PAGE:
Hearing Statement of Senator Max Baucus (D-Mont.) Aligning Incentives: The Case for Delivery System Reform
John Donne wrote: No man is an island entire of itself; every man is a piece of the Continent, a part of the main.
But the way that America pays for health care is driving healthcare providers to become islands unto themselves. Fee-for-service payments encourage more patient encounters. And those are driving doctors and hospitals to become so many separate islands, in a far-flung archipelago of care.
Patients are largely left at sea. Patients are left on their own, to navigate between providers.
As a result, patients receive duplicative tests. They receive inadvisable prescriptions. They undergo surgeries costing thousands of dollars, only to be ignored after they leave the hospital.
And as a result, Americans waste more than 30 cents of every healthcare dollar on unnecessary and poor-quality care. That amounts to more than $600 billion dollars a year. That’s one-third more than we spend on the entire Medicare program.
That waste is simply unacceptable. It’s unacceptable to American taxpayers. It’s unacceptable to employers. And it’s unacceptable to patients, who expect more for their hard-earned dollars.
We need to refocus our system, and our dollars, on coordinating patient care. In patients’ many trips between separate caregivers on their isolated islands, money is being cast away.
Today, we explore promising approaches to better integrate healthcare providers into a system that is truly patient-centered. And we consider how the ways that we pay for care could help to bring about the reforms that we seek.
I have seen great successes in my home state of Montana. For example, the Billings Clinic is part of the Medicare Physician Group Practice demonstration program. This program is testing a payment method that measures and rewards quality. And it shares with providers the savings that they achieve through better care coordination.
The program recently released the results of its second year. All ten participants demonstrated improved quality. And most participants generated savings, through disease management and other techniques.
I’m glad that Dr. Glenn Steele is here today, because Geisinger Health System also part of that program. Billings Clinic and Geisinger demonstrate that we can achieve real system integration, even in rural areas.
Another strategy to improve integration is to take forceful steps to reduce avoidable hospital readmissions. Readmissions are occurring at an alarming rate. For example, nearly one in every five Medicare patients discharged after treatment for heart failure returns to the hospital within 30 days. Those readmissions cost Medicare and the American taxpayer nearly $1 billion a year.
Reducing the number of these potentially avoidable hospitalizations would greatly benefit patients. And it would yield substantial savings, as well.
Another area of concern is access to primary care. The Dartmouth Atlas tells us that areas of the country with higher proportions of primary care physicians spend less on health care. And patients get the same or better care.
Barbara Starfield of Johns Hopkins University has reported that people with a primary care physician have one-third lower costs of care. And they are nearly one-fifth less likely to die from their conditions. People are dying, because they do not have a primary care doctor.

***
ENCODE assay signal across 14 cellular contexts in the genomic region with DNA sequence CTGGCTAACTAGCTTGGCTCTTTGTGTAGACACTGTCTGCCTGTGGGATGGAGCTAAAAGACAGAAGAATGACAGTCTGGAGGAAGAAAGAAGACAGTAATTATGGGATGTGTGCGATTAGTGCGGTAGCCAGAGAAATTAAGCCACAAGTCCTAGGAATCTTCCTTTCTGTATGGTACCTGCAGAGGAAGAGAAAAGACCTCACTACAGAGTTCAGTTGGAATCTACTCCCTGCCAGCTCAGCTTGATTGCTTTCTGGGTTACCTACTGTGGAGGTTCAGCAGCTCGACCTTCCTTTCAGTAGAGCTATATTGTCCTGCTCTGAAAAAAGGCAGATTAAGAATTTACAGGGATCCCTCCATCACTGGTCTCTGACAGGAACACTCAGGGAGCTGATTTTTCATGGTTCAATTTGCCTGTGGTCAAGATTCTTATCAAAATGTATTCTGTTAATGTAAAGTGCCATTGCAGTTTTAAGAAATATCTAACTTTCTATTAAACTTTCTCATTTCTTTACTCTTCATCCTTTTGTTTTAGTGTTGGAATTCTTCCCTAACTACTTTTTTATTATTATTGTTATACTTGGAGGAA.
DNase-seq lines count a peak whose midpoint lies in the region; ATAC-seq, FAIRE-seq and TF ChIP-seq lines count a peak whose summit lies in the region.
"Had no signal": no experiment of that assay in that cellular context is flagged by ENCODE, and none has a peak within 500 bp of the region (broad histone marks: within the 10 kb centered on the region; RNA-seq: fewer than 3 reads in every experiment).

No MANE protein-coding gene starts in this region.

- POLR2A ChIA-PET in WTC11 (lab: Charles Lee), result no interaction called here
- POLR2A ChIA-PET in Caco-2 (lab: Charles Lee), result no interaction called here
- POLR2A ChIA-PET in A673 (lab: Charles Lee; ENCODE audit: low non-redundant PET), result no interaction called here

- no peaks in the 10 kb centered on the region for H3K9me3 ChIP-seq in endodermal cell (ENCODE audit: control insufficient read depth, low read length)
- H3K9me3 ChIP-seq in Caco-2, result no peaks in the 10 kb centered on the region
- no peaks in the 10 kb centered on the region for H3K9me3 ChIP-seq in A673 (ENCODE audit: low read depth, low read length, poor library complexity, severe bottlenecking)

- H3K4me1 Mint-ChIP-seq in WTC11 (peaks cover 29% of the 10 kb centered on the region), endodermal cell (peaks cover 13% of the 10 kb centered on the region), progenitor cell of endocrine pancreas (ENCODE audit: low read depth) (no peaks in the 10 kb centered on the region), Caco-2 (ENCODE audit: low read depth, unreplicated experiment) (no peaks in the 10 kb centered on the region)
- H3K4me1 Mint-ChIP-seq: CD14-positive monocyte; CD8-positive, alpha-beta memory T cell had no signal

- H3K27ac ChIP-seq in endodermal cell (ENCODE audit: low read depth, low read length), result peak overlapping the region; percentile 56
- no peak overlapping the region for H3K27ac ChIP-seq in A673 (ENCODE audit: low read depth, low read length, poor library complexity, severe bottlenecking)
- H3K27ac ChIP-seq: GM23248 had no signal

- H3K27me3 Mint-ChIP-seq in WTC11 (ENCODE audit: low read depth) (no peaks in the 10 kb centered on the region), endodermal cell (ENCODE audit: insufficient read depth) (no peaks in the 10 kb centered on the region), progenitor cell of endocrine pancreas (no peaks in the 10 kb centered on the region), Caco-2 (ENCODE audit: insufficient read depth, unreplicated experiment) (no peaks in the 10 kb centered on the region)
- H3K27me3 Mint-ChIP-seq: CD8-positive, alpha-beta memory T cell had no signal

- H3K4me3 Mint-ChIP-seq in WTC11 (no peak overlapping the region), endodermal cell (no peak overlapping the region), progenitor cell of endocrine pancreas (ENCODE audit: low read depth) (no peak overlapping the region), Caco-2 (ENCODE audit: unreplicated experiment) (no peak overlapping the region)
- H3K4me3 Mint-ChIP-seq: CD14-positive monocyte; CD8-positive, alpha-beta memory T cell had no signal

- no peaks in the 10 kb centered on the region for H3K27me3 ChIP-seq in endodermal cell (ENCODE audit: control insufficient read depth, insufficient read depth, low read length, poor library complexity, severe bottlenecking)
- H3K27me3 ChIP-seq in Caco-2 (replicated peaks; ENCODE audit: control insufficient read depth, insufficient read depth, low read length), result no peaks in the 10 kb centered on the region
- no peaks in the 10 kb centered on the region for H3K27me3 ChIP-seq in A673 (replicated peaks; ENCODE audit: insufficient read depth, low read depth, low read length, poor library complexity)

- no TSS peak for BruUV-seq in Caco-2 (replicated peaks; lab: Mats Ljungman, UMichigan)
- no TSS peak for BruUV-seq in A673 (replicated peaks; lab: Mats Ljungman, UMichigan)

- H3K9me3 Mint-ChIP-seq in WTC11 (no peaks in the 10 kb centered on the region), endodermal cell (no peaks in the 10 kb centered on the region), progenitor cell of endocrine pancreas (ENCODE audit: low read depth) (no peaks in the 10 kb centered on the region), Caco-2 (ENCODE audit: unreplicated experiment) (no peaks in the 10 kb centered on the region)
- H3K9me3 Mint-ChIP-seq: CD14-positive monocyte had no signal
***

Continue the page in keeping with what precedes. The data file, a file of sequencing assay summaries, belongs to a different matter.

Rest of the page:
Unfortunately, when it comes to the supply of primary-care doctors, America lags well behind other industrialized nations. Only 36 percent of our physician workforce is primary care. In Australia, 56 percent is. So it’s not surprising that Australia spends about half as much per person on health care as we do. And yet Australians can expect to live more than three years longer than Americans.
Fortunately, there is some cause for hope here, too. Physician groups, the business community, and more recently, patient and consumer groups have worked diligently on proposals that would reward high-quality delivery of primary care.
And doctors’ offices can help achieve the kind of coordinated care that patients need. They can do so by adopting health IT. They can employ midlevel practitioners who can follow-up with patients. They can implement clinical registries. And they can employ other strategies that work.
MedPAC has endorsed the testing of the patient-centered medical home model. And MedPAC went further to recommend paying more for primary-care services delivered by primary-care providers. We need to increase the value that our healthcare system places on primary care.
Today, we will also explore the relationship between doctors and drug companies and other manufacturers. Doctors provide an important service by assisting with the development of clinical protocols and researching new drugs and devices.
But when physicians have financial relationships with manufacturers and facilities, it can compromise their independence and objectivity. Payers, plans, patients, and the general public deserve to know of these potential conflicts of interest. And additional information should be gathered to examine the effect that these conflicts may have on referral patterns and the volume of services.
And so, let us find ways to connect health care’s separate islands. Let us stop casting dollars on the waves, as patients travel along a far-flung archipelago of care. And let us see if we can land on a system that centers health care where it belongs, with the patient.
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